As January plods along, a simple glance at the at the conference standings shows the competiveness of the Western Conference compared to that of the East. Consider that the Bruins, currently the No. 5 seed in the East, would be out of the playoffs if they played in the West, joining last year's Stanley Cup finalists, the Detroit Red Wings. Through last weekend, in head-to-head matchups between Eastern and Western teams this season, the West has won 70 in regulation and 16 more in overtime or shootouts, compared to the East's marks of 47 wins in regulation and 17 in overtime. In those games, the West has outscored the East by a total of 44 goals and outshot them by 155 shots.
With such dominance from the West, what lessons can we take from that come playoff time? To get to those answers, let's further break down the disparity between the Eastern and Western Conferences to see who has the best shot at reaching the Stanley Cup finals.
While the worst team in the NHL, the Carolina Hurricanes, has an address on the East Coast, even the better teams in the Eastern Conference have trouble with the top Western teams: of the 42 East-West games between the top eight teams from each Conference, the West has won 29, the East just 13.
This is not to say that the Eastern Conference is without elite teams. The New Jersey Devils may be the most complete team in the NHL, the Washington Capitals have the most explosive offense, the Buffalo Sabres have the best goaltender and the Pittsburgh Penguins are the defending Stanley Cup champions. But of the three teams that can lay claim to being at the head of the class at the halfway point of the season, two reside in the West, with the Chicago Blackhawks and San Jose Sharks joining New Jersey.
Of course, this means very little in terms of predicting playoff results. You see, being in a strong conference is more of a curse than a blessing. For years, the Devils were the only Eastern heavyweight in a league whose balance of power tipped towards the Pacific Ocean, and they benefited by reaching four Stanley Cup finals in nine years, winning three of them. Consider that the bottom three seeds in the West, for now, are the Vancouver Canucks, Los Angeles Kings and Phoenix Coyotes. Vancouver has the leading scorer in the NHL and one of its top goaltenders, the Kings are the new up-and-coming team loaded with young talent, and the Coyotes have one of the league's best defenses (2.36 goals against per game). Meanwhile, the top three seeds in the East would draw the Ottawa Senators, New York Rangers and Philadelphia Flyers, none of which makes for a fearsome opponent, though the Flyers have been heating up.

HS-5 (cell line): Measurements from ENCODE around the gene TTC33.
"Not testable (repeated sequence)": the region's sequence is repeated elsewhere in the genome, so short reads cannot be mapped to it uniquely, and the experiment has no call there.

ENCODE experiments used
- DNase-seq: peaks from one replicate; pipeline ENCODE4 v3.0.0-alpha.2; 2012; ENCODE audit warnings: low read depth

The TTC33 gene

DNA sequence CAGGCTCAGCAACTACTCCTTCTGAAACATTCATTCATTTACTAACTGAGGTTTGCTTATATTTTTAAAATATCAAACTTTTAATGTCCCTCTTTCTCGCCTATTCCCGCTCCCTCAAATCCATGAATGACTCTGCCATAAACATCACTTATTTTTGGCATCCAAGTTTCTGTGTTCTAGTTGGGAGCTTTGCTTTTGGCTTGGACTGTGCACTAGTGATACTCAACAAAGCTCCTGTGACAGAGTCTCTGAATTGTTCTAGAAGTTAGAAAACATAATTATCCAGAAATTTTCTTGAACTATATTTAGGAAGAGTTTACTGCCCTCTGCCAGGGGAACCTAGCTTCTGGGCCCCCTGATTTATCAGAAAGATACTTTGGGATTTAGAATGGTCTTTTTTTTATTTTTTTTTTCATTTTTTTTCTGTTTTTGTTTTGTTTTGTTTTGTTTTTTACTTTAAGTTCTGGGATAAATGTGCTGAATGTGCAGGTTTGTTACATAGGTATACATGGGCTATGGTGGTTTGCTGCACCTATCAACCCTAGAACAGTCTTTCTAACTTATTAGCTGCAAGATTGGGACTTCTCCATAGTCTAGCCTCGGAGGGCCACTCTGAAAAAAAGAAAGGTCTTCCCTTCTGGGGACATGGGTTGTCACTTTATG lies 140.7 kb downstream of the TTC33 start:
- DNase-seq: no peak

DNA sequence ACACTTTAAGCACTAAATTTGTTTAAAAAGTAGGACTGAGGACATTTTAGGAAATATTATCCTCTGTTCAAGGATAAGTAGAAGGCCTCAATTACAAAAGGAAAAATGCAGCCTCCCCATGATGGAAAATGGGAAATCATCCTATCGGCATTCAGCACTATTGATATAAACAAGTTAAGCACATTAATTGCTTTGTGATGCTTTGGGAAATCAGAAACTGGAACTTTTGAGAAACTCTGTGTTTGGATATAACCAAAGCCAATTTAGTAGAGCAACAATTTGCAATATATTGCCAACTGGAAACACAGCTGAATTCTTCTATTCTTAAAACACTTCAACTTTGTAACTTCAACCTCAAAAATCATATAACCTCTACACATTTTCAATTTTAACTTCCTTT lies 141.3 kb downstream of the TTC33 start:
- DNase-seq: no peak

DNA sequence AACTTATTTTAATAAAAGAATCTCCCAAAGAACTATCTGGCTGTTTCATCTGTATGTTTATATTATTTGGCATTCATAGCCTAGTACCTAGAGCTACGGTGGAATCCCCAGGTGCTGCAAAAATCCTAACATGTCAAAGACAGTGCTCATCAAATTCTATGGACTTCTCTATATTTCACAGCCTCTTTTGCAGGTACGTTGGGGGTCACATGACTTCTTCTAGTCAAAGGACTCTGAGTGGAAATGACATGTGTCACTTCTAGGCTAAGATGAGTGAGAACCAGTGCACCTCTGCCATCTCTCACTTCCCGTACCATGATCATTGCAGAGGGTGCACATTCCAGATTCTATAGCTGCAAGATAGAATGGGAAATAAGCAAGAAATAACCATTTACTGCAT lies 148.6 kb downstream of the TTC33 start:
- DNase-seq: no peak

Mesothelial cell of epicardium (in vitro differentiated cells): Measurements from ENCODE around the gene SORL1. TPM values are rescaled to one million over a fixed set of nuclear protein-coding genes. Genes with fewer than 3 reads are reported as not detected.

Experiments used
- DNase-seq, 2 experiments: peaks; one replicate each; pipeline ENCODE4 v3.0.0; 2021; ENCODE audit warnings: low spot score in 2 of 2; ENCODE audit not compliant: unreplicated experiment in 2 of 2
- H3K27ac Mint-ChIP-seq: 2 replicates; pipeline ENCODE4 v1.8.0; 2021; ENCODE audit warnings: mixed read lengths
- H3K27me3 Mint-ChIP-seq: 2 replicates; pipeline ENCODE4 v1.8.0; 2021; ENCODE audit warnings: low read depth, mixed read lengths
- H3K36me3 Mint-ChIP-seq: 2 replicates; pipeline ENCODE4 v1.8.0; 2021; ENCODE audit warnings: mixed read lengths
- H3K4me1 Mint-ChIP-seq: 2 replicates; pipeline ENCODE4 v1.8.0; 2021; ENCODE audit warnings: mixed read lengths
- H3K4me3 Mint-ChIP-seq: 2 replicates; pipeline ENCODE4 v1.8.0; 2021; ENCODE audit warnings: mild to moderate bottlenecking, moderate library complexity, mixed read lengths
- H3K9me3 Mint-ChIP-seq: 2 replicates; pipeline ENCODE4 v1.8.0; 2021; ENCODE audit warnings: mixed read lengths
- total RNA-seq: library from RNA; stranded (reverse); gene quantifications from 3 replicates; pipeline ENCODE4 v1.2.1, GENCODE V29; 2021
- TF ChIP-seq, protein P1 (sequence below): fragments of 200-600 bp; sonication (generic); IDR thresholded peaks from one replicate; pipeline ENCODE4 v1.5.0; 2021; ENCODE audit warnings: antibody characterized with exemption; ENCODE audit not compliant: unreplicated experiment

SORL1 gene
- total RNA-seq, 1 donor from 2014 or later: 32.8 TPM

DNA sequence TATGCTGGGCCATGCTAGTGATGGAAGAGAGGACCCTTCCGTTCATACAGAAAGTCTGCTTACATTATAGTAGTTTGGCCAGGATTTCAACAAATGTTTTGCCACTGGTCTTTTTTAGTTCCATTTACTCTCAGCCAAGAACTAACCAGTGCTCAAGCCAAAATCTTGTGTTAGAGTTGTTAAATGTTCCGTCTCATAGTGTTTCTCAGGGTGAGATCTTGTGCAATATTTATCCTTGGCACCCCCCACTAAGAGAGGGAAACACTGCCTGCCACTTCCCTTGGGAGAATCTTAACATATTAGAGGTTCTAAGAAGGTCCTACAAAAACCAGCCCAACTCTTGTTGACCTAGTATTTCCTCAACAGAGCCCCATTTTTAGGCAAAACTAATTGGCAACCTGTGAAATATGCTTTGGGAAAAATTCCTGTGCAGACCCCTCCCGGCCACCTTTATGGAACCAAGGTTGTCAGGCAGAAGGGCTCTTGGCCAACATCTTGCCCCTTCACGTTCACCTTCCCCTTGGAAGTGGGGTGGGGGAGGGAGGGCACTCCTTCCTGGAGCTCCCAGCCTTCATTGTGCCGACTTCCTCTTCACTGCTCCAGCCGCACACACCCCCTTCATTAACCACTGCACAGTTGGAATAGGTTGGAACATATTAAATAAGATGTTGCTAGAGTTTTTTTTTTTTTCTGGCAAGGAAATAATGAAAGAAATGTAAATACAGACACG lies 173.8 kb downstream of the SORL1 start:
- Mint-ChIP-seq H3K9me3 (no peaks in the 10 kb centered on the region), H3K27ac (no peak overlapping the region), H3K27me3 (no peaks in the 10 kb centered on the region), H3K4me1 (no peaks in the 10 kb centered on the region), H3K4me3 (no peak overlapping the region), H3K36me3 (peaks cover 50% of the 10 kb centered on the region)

With that in mind, the strength of the Blackhawks is truly admirable. Puck Prospectus establishes team strength ratings based on teams' win-loss records, goal differentials and schedule difficulty. These ratings are then used to predict each team's future success. The rest of the season, including the playoffs, was simulated 5,000 times based on these ratings.
Stanley Cup Finals Odds
Despite facing tougher competition in the West, based on Puck Prospectus' team rankings, Chicago is the most likely team to make it to the finals, with a 31 percent chance of getting there. Facing easier paths, the Devils and Capitals are second and third, at 29 percent and 21 percent. The defending champion Penguins, meanwhile, weigh in with a mere 10 percent chance.
Ultimately, you have to beat the other conference's top team to win the Cup and the two favorites both reside in the West. Both the Blackhawks and the Sharks would be favored in a head-to-head matchup with any Eastern team, while the Canucks (predicted to pass over the Avalanche in our projections) and Flames would be underdogs to the Devils and Capitals, but favorites against the Penguins or Sabres.
While the odds indicate likely outcomes, the NHL has achieved so much parity that virtually any team can compete with any other on a given night, and while the West has had a better record against teams from the East every season since the lockout, Eastern teams claimed two of those Stanley Cups. But right now, the center of power in the NHL is in the West, and the odds say that the Chicago Blackhawks are the team to beat.
A version of this story originally appeared on ESPN Insider .
Tom Awad is an author of Hockey Prospectus.
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